By: Eileen Dapaah
*Excerpt from Under the Ghana Sun
I can feel the warmth of the sun attempting to pry my eyes open like a bolted door, but my attempts to open my eyes prove useless.
“Oh my gosh, I’m blind… I’m blind aren’t I? my eyes!” I scream.
At this point, I brace myself for life as a blind lady, “You’re still pretty Nana… You’re still… Wait, what if I’m actually ugly now and I can’t even see it?! Oh, Awurade!”
I continue weeping until I feel a cold wind; a dark cloud blocks the sun rays from my face.
“You are not blind, at least not yet,” said a squeaky voice.
A familiar voice. “I tied a blindfold on you to protect your eyes from the bright sun.”
As the squeaky voice spoke, every hair on my body stood in formation like soldiers.
I attempt to get up from the ground. Shift. Wiggle, wiggle. Squirm. Fart.
“You farted,” she said. “Sorry… I had red beans for dinner last night… Beans make me gassy… Uhmm… I feel kind of…” Before I could finish she continued, “tied up?” I responded quickly, “yea, exactly!”
The coldness grew closer and a hand pressed against my head and began to untie the blindfold. “Ahhh, my gosh, the sun is too bright!” I uttered as I shielded my face from the abusive sun, which was nothing compared to her abusive breath. “Hmm.” She groaned! I knew that groan was too familiar: then I realized it was the voice of the million-year-old lady. Ok, wait… She can walk well, she’s still alive… I’ll cut her some slack- the million-year-old lady.
“You’re the one that told me it was raining,” I blurted. She began to untie me, “and it rained, did it not?” She asked. “But how did you know?” I questioned. As the ropes fell she began to step back, “an elder can see more kneeling than a child could ever see standing,” she uttered.
I stood after laying on the ground for so long. I sense my butt is flatter than its ever been, not that I was working with much before. My bride price takes another hit, I think to myself. “Why did you tie me?” I asked. I dusted myself off and cleaned off as much of the dried mud as I could. Nothing? She’s not going to say anything?! I thought! This old tarantula looking… But before I could even finish thinking of my very befitting insult, my eyes traced the grass to big black boots. 1, 2, 5, 8? I slowly look up and see 4 men dressed in tribal wear standing in front of me. Their muscular bodies were dignifiably covered with cloths that looked like animal skin. Scarification marks littered their bodies like plastic litters our streets. “Uhmm, what’s going on?!” I scream. I begin backing up. Boom! I fall to the ground after hitting what feels like a solid tree.
I get up quickly and turn to run, but my stomach immediately turns to knots and my legs turn to Indomie noodles when I turn to see another group of 4 men behind me.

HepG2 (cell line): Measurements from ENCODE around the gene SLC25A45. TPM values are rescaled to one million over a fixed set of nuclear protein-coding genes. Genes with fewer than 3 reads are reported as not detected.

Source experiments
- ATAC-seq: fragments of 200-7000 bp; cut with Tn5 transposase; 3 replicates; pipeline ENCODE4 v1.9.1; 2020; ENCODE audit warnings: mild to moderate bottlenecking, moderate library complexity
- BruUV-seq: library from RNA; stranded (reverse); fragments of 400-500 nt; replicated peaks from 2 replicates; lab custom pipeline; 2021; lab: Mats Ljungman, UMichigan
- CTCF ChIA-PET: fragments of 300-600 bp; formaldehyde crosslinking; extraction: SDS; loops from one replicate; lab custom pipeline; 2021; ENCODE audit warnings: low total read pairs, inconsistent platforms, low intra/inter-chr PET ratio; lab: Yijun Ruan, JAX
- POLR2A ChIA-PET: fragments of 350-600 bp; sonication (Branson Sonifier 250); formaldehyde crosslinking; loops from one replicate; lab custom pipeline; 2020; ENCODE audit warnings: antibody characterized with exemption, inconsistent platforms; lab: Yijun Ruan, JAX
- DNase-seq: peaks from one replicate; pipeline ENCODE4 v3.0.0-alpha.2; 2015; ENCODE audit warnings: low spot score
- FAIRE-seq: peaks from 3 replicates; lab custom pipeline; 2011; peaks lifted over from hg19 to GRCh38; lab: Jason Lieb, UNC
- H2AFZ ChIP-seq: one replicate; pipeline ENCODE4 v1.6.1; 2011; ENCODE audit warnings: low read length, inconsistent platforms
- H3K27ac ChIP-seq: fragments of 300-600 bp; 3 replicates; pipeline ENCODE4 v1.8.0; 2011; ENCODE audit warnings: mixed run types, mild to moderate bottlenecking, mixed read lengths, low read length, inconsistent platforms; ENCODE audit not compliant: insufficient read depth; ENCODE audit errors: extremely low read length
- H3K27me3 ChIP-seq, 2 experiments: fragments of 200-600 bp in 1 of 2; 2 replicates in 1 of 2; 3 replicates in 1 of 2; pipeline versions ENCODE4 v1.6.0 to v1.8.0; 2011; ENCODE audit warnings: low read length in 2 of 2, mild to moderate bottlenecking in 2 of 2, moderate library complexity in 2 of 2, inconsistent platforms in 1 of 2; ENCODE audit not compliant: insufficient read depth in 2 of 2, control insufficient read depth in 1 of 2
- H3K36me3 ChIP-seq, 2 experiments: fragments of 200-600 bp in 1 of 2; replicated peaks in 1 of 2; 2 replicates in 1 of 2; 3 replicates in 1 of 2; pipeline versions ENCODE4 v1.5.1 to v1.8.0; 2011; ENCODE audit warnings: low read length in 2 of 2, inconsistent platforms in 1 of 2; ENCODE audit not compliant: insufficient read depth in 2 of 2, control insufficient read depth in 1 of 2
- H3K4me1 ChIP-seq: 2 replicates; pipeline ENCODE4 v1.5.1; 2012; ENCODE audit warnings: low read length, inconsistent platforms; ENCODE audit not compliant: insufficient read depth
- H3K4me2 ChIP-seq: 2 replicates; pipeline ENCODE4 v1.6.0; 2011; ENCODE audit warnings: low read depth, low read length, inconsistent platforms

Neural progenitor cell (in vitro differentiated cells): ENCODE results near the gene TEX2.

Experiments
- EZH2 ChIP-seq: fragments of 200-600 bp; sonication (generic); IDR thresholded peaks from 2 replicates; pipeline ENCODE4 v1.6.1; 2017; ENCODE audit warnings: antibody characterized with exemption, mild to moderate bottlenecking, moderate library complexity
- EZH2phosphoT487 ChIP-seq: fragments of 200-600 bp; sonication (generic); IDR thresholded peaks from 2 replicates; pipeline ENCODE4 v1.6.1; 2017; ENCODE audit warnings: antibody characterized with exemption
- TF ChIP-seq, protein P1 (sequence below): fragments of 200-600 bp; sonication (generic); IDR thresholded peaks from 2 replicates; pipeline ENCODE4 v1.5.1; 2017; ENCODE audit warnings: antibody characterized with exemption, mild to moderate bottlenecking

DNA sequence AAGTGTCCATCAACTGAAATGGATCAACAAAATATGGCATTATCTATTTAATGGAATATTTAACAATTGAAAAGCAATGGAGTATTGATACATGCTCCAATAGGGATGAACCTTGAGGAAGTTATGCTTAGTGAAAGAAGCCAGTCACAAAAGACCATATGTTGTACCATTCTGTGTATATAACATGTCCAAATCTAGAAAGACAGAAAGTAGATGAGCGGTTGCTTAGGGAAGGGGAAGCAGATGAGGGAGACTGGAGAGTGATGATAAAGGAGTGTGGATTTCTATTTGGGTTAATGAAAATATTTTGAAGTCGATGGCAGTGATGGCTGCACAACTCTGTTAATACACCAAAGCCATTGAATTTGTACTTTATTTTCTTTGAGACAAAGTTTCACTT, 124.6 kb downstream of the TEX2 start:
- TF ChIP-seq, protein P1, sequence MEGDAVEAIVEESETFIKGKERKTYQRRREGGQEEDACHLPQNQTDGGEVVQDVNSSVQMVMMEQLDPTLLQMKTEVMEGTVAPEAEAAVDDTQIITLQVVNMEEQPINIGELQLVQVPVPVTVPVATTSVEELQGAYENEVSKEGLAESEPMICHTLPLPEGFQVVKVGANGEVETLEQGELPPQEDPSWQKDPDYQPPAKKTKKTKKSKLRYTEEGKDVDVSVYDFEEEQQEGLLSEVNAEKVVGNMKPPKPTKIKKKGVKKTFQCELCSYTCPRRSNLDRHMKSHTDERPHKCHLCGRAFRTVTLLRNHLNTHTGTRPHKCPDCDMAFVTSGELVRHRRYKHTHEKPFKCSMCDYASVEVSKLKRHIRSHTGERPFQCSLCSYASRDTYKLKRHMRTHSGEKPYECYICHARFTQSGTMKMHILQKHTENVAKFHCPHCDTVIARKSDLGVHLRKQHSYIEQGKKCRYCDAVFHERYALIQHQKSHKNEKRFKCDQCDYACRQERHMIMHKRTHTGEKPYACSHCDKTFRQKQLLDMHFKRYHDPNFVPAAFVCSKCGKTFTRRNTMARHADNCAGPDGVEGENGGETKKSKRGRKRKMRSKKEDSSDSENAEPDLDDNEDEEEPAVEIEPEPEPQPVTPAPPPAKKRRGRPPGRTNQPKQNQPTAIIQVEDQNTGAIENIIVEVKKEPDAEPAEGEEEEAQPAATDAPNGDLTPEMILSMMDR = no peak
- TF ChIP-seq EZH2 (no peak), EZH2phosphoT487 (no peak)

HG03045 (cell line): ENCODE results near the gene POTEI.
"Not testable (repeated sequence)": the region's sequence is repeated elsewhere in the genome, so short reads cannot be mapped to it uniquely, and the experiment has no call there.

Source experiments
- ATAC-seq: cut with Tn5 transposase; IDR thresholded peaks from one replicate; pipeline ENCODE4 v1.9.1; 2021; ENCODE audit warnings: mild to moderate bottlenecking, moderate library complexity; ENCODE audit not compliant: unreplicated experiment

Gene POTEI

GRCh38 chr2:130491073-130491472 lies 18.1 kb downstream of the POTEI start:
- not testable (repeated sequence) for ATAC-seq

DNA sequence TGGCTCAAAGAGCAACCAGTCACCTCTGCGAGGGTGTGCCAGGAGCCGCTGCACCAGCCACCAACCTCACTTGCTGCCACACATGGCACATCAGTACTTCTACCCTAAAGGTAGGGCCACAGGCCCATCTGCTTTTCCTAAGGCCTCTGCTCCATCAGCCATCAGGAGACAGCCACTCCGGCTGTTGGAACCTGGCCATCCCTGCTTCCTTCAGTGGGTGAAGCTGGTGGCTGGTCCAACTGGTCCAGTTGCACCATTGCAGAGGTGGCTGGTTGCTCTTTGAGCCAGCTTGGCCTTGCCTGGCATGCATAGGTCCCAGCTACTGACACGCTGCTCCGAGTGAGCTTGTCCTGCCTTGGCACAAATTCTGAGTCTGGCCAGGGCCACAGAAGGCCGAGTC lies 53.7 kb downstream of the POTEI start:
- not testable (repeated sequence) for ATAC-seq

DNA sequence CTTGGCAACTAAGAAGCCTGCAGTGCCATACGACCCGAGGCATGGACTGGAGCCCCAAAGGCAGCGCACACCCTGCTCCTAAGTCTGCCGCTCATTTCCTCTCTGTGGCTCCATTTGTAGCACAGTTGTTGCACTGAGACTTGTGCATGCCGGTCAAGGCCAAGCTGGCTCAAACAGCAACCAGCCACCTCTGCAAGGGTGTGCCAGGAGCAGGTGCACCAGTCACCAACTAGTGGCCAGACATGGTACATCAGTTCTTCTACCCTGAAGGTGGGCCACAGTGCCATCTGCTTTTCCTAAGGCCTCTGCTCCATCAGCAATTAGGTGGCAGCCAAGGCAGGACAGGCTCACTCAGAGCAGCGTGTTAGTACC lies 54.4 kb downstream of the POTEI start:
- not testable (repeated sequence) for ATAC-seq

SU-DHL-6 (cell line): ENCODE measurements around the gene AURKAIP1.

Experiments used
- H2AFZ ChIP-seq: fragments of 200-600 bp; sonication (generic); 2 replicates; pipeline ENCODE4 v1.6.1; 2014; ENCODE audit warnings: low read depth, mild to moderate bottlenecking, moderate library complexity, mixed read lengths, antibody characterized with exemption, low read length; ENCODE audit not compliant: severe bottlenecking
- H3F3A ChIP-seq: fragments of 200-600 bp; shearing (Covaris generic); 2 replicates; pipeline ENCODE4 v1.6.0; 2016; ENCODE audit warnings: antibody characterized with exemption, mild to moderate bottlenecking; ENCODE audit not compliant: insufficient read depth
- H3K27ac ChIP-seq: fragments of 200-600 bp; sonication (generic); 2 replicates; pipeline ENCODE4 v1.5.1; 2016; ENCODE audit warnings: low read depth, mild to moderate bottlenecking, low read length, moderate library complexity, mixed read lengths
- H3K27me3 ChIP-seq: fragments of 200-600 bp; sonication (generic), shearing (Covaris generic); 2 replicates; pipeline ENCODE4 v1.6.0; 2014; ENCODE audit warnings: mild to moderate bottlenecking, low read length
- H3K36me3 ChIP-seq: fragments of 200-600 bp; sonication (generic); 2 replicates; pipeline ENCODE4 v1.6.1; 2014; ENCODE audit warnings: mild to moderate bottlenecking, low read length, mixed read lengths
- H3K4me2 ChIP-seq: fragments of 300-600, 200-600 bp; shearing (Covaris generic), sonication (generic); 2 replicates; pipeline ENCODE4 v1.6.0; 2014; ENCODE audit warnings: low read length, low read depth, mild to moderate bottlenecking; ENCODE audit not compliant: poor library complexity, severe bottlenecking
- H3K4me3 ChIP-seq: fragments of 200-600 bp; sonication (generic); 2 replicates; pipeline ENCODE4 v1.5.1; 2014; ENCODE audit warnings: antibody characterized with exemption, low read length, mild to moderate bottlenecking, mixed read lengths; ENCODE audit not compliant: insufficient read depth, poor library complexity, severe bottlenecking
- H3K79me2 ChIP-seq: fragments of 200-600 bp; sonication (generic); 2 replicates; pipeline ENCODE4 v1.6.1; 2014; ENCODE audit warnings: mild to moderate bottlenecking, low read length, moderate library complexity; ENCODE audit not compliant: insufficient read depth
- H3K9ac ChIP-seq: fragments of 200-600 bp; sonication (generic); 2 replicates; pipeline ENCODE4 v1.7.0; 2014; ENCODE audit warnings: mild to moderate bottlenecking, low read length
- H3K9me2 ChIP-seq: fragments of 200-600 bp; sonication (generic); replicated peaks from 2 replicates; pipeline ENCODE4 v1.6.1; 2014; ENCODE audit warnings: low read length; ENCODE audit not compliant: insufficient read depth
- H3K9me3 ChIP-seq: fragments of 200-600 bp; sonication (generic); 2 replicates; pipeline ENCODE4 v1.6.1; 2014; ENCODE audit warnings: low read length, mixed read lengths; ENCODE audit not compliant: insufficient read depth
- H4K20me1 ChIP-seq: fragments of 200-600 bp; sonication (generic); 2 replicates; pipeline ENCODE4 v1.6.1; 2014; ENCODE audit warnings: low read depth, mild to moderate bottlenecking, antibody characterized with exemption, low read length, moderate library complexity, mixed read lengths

“Please, please… If you’re going to use me for rituals, I think you should know…” But before I could plead my case to this jury of sakawa looking boys, they began to kneel- one by one. Man by man. Faces to the ground, prostrate before me. “You have come,” said a deep rich voice. “Uhmm… Listen, I don’t know what’s going on, but I’m supposed to be at school.. And I’m sure by now, they’re…”
but just like that, I was cut off by another deep tenor voice.
“Your name is not Nana, you are Neeyara, Ohemaa Yara, Queen to her people,” proclaimed one of the tribal men.
Queen? What the heck are these men talking about? They must have smoked something, or drank cough syrup. WAIT, how did he know my name? My mind wandered.
“Hmmm,” screeched the old rattly lady. “Young Queen, it isn’t by chance that you stumbled into those woods. But take a look around you,” she suggested.
I began to really look around, I was no longer in that strange forest- I was in a village, the most sophisticated village I had ever seen- it felt like I had arrived at a resort. The dirt grounds were somehow clean looking- the grass that surrounded was greener than I knew green could even be. The air smelled fresh and clean. I heard children and people enjoying in the background, and my eyes beheld animals roaming freely. A little pool was beside me, and many huts behind one big mansion of a hut, if there is such a thing. “Where am I?” I asked in amazement.
“Welcome to, 3nframaa Kingdom, the land of the wind,” said the old lady as she knelt before me. The sun fell on me illuminating my chocolate complexion. There was a warmth to this kingdom, this place. But the old lady’s presence still remained cold. She peaked up to look at me, as my wandering eyes surveyed the land- our eyes met and she smiled, but I couldn’t return the gesture. Queen or not, as beautiful as this place seemed- something was off.